Contemporary Review

Founded in 1866, Contemporary Review is a scholarly journal published quarterly. Contemporary Review Company Ltd. owns and publishes this journal, and its editorial headquarters is in Oxford, United Kingdom.Contemporary Review covers a number of topics, including politics, international affairs, literature, art and art history. Its region and its audience are international. Dr. Richard Mullen is the editor; Dr. Alex Kerr is the managing editor; Dr. James Munson is the literary editor; and Anselma Bruce is the associate editor. James LoGerfo, Robin Findlay and Charles Foster are the editorial advisers.

Articles from Vol. 291, No. 1692, Spring

Blue Men and Yellowcake: The Struggle of the Tuaregs in Mali and Niger
'TRAVELLING across the desert at this time maybe dangerous', Elaga our guide warns us. 'It is perhaps better to stay for now in Timbuktu'. We are in Mali planning to drive across the Sahara to Algeria. News has just reached us of the kidnap of four...
Bonington's Coastal Scenes
THE Winter exhibition of Regency watercolourists at the Courtauld Gallery reminded one that Richard Parkes Bonington (1802-28) merits more attention than he is at present paid. He stands out even in the company of Turner. Turner in all his magnificence...
Geert Wilders: An Interview with the Netherlands' Controversial Politician
Editor's Note: Contemporary Review is fortunate to have secured an incisive interview with the Dutch politician Geert Wilders before he became the centre of a controversy when he was not allowed to enter Britain. In a letter of 10 February the Home...
In Search of the Ethos of the Modern British Comprehensive School
MY quest is the identification of the spirit and beliefs instilled into pupils by the main provider of secondary education in Britain, the all-inclusive secular comprehensive. Those doing the instilling are the teachers, more particularly the school...
Ivor Gurney: From Triumph to Tragedy
SCRATCH below the surface and there is usually an element of tragedy in the life of every creative artist--unfulfilled dreams, thwarted plans, intractable problems, too many roads not taken. But some artistic lives seem to contain more tragedy than...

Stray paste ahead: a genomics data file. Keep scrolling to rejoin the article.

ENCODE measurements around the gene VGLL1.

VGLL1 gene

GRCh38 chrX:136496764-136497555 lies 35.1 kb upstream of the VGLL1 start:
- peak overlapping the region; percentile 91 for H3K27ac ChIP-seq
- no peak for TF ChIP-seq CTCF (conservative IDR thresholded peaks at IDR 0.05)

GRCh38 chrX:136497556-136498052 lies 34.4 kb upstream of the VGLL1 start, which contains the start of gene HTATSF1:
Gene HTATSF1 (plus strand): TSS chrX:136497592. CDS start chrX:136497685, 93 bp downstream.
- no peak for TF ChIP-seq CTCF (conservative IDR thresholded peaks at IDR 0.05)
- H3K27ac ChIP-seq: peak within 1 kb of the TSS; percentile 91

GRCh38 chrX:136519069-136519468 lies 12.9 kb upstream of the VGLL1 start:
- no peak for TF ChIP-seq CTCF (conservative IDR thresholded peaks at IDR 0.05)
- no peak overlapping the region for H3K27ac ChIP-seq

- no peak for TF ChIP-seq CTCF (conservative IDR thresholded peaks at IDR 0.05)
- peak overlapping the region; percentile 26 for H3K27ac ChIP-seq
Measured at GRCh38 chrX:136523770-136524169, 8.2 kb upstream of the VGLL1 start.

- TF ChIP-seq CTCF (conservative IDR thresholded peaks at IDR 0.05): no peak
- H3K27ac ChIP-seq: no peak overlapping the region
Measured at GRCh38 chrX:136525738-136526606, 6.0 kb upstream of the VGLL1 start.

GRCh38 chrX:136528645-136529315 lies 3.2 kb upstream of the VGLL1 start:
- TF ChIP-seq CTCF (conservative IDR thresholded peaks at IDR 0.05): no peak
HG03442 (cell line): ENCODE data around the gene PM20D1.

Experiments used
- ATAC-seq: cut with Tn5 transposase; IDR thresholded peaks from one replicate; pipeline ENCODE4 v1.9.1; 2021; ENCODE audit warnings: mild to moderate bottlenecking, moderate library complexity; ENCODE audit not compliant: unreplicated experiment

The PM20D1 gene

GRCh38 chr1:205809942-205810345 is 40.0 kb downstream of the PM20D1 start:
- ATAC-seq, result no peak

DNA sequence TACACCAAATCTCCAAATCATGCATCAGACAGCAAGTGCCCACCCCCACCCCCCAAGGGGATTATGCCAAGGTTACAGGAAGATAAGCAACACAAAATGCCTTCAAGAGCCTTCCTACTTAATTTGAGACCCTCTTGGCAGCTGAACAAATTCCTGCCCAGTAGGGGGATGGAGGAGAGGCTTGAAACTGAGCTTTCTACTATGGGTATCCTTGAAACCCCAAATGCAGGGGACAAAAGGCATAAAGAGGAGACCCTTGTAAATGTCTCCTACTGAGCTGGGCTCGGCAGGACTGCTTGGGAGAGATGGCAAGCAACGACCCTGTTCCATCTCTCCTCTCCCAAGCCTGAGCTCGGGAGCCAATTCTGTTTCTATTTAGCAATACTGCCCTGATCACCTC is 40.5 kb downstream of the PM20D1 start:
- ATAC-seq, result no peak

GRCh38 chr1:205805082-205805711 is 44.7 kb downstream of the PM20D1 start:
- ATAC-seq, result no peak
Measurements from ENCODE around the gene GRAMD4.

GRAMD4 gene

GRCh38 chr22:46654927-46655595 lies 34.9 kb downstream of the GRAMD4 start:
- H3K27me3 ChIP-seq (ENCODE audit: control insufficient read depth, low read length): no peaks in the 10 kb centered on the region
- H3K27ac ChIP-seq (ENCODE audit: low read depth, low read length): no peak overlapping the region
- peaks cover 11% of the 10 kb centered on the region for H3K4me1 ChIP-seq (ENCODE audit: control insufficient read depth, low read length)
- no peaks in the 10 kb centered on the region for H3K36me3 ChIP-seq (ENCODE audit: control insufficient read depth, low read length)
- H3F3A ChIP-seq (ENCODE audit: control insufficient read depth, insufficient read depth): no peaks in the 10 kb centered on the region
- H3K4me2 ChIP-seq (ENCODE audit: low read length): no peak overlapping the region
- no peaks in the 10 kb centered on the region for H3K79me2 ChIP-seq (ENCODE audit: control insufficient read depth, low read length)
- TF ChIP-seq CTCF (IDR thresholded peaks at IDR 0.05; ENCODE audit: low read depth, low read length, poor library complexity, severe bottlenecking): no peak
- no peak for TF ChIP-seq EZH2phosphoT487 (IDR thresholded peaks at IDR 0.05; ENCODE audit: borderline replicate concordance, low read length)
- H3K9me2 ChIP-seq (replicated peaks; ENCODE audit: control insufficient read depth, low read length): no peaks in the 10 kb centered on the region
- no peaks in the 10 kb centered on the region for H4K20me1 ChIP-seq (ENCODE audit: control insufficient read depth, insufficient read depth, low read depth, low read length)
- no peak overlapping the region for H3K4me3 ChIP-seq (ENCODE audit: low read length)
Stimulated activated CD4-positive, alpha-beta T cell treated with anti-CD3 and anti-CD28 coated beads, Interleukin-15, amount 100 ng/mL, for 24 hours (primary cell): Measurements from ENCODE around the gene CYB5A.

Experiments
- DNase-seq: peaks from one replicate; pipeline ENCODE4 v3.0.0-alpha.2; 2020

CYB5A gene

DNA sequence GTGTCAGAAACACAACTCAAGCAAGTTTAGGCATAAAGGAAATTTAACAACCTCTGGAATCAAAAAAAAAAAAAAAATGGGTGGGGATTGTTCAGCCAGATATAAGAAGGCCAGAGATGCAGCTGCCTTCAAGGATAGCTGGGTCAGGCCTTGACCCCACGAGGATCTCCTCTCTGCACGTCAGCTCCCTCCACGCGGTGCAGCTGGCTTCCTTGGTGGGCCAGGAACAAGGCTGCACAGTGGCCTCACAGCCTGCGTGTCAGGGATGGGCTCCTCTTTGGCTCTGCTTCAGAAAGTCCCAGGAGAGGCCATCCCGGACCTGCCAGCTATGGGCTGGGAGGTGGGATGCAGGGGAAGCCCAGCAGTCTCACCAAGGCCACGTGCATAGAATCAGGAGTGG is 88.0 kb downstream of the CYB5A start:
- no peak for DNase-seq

Last Sight of Kashmir's Melting Glaciers
AT first sight, viewed from the bottom of the valley, Kolahoi glacier looks like little more than a smear of Vaseline. I might not even have noticed it at first, if it wasn't for the contrast with the dark rock of the surrounding mountain: I certainly...
Poverty in Bangladesh's Crowded Capital
DHAKA is the capital of Bangladesh and with its surrounding area has a population of twelve million people and life in its shanty towns is a perpetual struggle. The Bashantek-Kafrul-Mirpur area is a neglected locality of Dhaka city, which has, over...
Russian Irredentism after the Georgian Blitzkrieg
RUSSIA has emerged from the war with Georgia in August 2008 with considerable strategic challenges: it is becoming clear that the rule of force is relapsing in the post-Soviet area. Having withdrawn from the Armed Forces in Europe Treaty in 2007, Russia...
Scotland: Less Fun in Minority Government
THIS was to have been Scotland's year of celebration, if all went according to the plans of the Scottish National Party minority Government led by the flamboyant populist Alex Salmond. It hoped to continue its success in the devolved Parliament at...
The China-Africa Partnership: Working for Whom?
EVEN the most blinkered of us cannot have failed to notice that over recent years the Chinese presence throughout Africa has increased quite dramatically and to use the acceptable, contemporary, language of recent years China and Africa are in a 'partnership'...
The EU Confronts the Irish Rejection of the Lisbon Treaty
THE problem with any form of direct democracy is that inevitably it will result at some point in saturation and voter fatigue, a distinct form of political ennui. Asking the mass of the people constantly what they think about sometimes arcane, and...
The Global Gun Culture
SMALL arms are the real global 'weapons of mass destruction'. While attention is focused on the risks of potential nuclear, chemical and biological warfare, small arms are the main weapons of daily destruction. Small arms and light weapons (SALW) were...
The World of Paperbacks
In his day Rudolf Nureyev was not just a famous ballet dancer but a household name. In Rudolf Nureyev: The Life ([pounds sterling]9.99), published by PENGUIN BOOKS, Julie Kavanagh, ballet critic and author of the biography of Sir Frederick Ashton,...
Yasmina Reza: From 'Art' to 'The God of Carnage'
THERE'S a moment in Dawn, Dusk or Night, a detailed chronicle of Nicolas Sarkozy's campaign for the French Presidency in 2007, where the future leader introduces the book's author to a former President: 'You know Yasmina Reza?' he asks. No surprise,...